I’ve been spending a lot of time this week thinking about challenges and entitlement.
A few days ago, I decided to nudge along some creative thinking when the fighting was driving me insane. I called all the kids to the table and set out toothpicks and marshmallows. I set a timer on the microwave and told them that this was a contest- they had until the timer beeped to build. Whoever had the tallest tower won.
The first few minutes had me patting myself on the back with a smug smile on my face. Surely this is a parenting win. I got them off the screens, and into some critical thinking and problem solving. And best of all, they weren’t fighting.
Halfway through, there was a sudden shift.
One of the kids began whining that the materials were sub par. In school, they did this exercise with gumdrops and the towers weren’t floppy. Another kid began asking every 3 seconds if they could just eat the marshmallows instead.
I tried to summon my inner Mary Poppins and encourage them to keep building. I said stability was a problem to overcome, how could they use the materials at hand to make the towers not fall? And no, you can’t eat your materials until the contest is over.
I began to really study my kids as they worked, and offer encouraging remarks. I began to notice their differences in how they respond to challenges, how they react to perceived stress, and how they problem solve. My oldest was stressed out, and kept snapping at everyone. I see myself in her more every day. She had a very specific vision and she was very frustrated that she couldn’t achieve that to perfection. In her world, if you can’t do it perfectly, you shouldn’t even start. I tried to gently push her to keep trying, and to adapt her design concept to fix any flaws she found. It doesn’t have to be the most beautiful to be stable and tall. She kept pushing herself to make her tower taller without stopping to make a plan or correcting any flaws she discovered along the way and getting more and more upset at any result less than perfect.
My son wasn’t phased by his constantly toppling tower. He just kept adding more toothpicks, immersed in the sensory experience. In fact, most of the time I think he lost sight of the goal and wasn’t trying to build it higher. Instead, he was quite entertained by making it wider and seeing how many toothpicks each marshmallow could handle. He is the total opposite of his sister. He just goes with the flow, not wasting a moment’s energy on negativity or stress. It is what it is. Conversely, he also didn’t care at all to even try to make his tower tall, his comfort zone is in playing it safe. If you don’t actually try to compete, you won’t ever lose. He made a very complicated and sprawling horizontal contrast instead.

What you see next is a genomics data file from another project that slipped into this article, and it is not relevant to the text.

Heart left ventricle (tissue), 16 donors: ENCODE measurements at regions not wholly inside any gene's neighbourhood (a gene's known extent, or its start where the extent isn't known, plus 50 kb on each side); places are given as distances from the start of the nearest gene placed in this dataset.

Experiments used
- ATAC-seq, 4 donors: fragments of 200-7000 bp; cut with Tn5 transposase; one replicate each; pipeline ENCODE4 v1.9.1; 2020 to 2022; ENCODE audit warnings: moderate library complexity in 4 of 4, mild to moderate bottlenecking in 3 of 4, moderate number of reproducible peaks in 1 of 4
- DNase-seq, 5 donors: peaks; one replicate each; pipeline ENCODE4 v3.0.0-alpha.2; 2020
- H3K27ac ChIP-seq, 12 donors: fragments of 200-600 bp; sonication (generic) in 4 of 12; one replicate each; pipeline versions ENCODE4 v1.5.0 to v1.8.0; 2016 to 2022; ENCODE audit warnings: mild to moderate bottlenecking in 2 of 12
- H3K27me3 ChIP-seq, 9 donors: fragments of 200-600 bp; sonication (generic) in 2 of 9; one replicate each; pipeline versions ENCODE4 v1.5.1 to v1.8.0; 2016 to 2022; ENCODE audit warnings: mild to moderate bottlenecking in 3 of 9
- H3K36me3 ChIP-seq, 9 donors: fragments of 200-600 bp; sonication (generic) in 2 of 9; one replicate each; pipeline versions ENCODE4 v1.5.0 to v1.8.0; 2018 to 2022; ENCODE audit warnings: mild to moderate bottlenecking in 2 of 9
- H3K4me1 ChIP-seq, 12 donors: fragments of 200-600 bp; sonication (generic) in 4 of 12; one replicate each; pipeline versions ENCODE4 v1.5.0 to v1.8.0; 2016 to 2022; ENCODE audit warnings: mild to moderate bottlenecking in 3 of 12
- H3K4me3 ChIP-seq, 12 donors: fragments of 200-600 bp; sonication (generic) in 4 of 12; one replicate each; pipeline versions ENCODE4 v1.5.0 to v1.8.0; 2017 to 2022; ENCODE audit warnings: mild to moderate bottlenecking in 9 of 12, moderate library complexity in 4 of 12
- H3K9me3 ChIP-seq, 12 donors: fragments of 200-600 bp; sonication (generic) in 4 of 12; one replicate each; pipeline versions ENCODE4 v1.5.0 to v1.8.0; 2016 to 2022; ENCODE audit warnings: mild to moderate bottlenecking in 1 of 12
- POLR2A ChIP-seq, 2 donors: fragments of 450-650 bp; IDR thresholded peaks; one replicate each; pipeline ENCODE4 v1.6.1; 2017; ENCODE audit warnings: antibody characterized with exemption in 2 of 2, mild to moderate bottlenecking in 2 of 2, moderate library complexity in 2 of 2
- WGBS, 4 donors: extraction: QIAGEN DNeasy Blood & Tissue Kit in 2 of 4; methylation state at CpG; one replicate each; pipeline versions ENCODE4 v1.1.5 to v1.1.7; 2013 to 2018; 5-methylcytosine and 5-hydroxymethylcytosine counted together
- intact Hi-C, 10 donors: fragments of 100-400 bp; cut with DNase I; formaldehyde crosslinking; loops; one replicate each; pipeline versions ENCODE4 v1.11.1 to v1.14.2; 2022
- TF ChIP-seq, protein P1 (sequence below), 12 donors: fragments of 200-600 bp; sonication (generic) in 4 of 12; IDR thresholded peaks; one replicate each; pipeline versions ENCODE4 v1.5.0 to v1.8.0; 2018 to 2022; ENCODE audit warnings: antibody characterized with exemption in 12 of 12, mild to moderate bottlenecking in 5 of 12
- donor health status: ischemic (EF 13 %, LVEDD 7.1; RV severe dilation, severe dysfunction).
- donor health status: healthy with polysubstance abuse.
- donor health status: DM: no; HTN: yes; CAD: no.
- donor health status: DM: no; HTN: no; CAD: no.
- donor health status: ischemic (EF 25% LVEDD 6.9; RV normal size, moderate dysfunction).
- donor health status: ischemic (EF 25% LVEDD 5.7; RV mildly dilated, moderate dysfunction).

My youngest used the toothpicks to eat the marshmallows. Oh, well.
The timer went off.
My daughter was frustrated, my son perked up and asked if it was time to eat. We measured their towers, and even when hers fell over, it was still taller. We all talked a little bit about what worked and what didn’t, and what they might want to do different next time. To my surprise, they asked to do it again. A rematch.
I reset the timer and they went back to work. My son was relaxed the entire time, going right back to his original sprawling design. My daughter kept looking back at her first tower, and she switched up her process from squares to triangles. Halfway through the challenge, I gently reminded my son that this was about building it taller, and he tentatively started on a second level. My daughter was beginning to get stressed out again, yelling at her brother if he so much as breathed on the table to make it wobble. She has a competitive edge. Normally, she just wings it instead of starting with a plan, focusing only on racing to the finish line. But this time, after our talk, I could see her making revisions. Pulling out toothpicks that were wobble and trying a new placement instead. They both improved significantly.
How does this relate back to entitlement?
It’s human nature to take the path of least resistance. Challenges are scary. It’s so much simpler to stay in your comfort zone. If I don’t present them with challenges and encourage them to problem solve on their own, how will they ever learn to be independent and do things for themselves? And if they don’t do anything for themselves, I’m going to end up with entitled children who expect everyone to do everything for them, because they think it’s just too hard for them.
Here’s the rest of the week- full stories are on instagram.